The Harper government’s decision not to amend or delete a section of its online crime legislation that protects carriers that disclose subscriber information to law enforcement agencies without a warrant is nothing more than burying its head in the sand, says a legal critic.

University of Ottawa Internet law professor Michael Giest said in a column Thursday that the government is trying to ignore a Supreme Court of Canada decision in June that clearly said police need a warrant to get even basic subscriber information from carriers.

But this week the government passed Bill C-13 (which includes provisions to fight cyberbullying) through committee, signalling that it it standing firm. The next stage is a final vote before the full Parliament.

In the Spencer decision (named after the defendant in the case), the court unanimously said that when police ask for basic information (like a name, an IP address or a street address) they are committing a search, which demands a warrant.

Immediately after the decision Rogers Communications and several other carriers said they will insist on a warrant from now on.

But Justice Minister Peter MacKay told the committee on Wednesday the government isn’t budging, insisting that the act gives police “modern powers with judicial oversight. There were certainly criticisms and legitimate concerns raised in the past and with respect to the bill about unlawful access online to information. The bill requires judicial oversight. The bill does not create new powers for police that go beyond the Criminal Code. It does not allow for any new online investigation without judicial oversight.”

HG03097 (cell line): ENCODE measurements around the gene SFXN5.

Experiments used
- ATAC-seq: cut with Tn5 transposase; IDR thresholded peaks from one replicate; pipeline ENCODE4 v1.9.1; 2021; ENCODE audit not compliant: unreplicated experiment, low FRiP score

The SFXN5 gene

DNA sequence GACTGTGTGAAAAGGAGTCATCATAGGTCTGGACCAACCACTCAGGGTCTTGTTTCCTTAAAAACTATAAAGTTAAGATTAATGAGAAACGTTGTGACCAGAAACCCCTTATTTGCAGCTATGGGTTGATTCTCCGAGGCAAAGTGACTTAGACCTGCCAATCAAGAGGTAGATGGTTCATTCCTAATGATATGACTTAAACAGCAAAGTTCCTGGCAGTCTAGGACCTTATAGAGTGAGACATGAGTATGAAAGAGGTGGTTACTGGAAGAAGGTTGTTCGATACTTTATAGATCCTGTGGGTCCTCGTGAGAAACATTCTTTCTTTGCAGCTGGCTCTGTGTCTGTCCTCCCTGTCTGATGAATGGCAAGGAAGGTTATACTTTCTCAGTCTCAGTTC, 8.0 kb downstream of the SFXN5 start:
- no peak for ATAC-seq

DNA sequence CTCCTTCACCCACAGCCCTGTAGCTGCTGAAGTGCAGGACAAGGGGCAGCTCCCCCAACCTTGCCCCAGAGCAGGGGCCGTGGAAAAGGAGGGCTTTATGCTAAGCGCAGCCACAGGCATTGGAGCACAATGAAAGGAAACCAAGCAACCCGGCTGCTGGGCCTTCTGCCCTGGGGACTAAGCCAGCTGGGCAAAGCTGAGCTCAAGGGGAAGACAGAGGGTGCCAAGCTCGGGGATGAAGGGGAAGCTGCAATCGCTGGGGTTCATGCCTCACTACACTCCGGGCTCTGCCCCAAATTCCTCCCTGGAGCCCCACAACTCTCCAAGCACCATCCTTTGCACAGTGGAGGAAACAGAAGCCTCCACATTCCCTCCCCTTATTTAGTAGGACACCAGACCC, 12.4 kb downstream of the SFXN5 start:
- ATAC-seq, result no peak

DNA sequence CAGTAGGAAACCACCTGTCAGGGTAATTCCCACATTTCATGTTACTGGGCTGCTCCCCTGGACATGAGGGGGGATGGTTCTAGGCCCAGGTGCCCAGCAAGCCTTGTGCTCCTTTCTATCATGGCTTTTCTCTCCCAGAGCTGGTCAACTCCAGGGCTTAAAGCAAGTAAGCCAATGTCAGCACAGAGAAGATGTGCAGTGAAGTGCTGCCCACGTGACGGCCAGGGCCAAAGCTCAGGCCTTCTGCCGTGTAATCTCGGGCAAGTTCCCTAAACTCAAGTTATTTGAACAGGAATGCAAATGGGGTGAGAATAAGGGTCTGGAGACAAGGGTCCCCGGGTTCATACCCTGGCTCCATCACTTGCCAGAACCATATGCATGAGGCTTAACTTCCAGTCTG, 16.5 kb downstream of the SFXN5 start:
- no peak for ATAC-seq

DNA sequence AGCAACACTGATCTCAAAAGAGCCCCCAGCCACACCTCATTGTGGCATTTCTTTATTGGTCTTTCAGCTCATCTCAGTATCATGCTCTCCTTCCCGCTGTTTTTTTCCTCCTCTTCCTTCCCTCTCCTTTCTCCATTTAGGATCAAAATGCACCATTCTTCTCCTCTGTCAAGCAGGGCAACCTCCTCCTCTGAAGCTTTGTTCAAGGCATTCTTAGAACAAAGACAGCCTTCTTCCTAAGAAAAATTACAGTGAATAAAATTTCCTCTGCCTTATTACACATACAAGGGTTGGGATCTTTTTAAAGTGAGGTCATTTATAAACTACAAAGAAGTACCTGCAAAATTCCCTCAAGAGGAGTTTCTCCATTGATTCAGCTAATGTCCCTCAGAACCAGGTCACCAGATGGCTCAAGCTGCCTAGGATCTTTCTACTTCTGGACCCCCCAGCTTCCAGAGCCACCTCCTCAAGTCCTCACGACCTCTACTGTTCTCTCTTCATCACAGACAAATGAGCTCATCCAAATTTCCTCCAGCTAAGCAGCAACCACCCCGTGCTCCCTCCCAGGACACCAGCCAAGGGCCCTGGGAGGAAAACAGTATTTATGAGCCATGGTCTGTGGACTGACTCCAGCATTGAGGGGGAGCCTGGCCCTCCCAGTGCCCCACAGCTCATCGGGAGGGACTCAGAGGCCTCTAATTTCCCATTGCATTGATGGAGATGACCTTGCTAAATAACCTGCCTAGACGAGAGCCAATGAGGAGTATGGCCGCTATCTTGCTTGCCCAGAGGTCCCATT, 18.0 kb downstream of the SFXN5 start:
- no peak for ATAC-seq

Geist acknowledged that “that the voluntary warrantless disclosure provision does not directly contradict the Spencer decision, the reality is that it has been rendered largely moot. In other words, the government is touting a legislative solution to assist law enforcement that the police will not use and that telecom companies will ignore.”

The test, then, will be what happens when a police department goes to a carrier and, ask is common, asks to verify a name or address it already has in circumstances that are not an immediate emergency. If the carrier refuses, will the police say it has no right to do so? Will the carrier be charged with obstruction? Will word of the refusal get to the government and a politician use it to shame the carrier?

Or will they only use warrants, as the Spencer case suggests, for emergencies. If so, why include the provision to protect carriers?

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Howard Solomon
Currently a freelance writer, I'm the former editor of and Computing Canada. An IT journalist since 1997, I've written for several of ITWC's sister publications including and Computer Dealer News. Before that I was a staff reporter at the Calgary Herald and the Brampton (Ont.) Daily Times. I can be reached at hsolomon [@]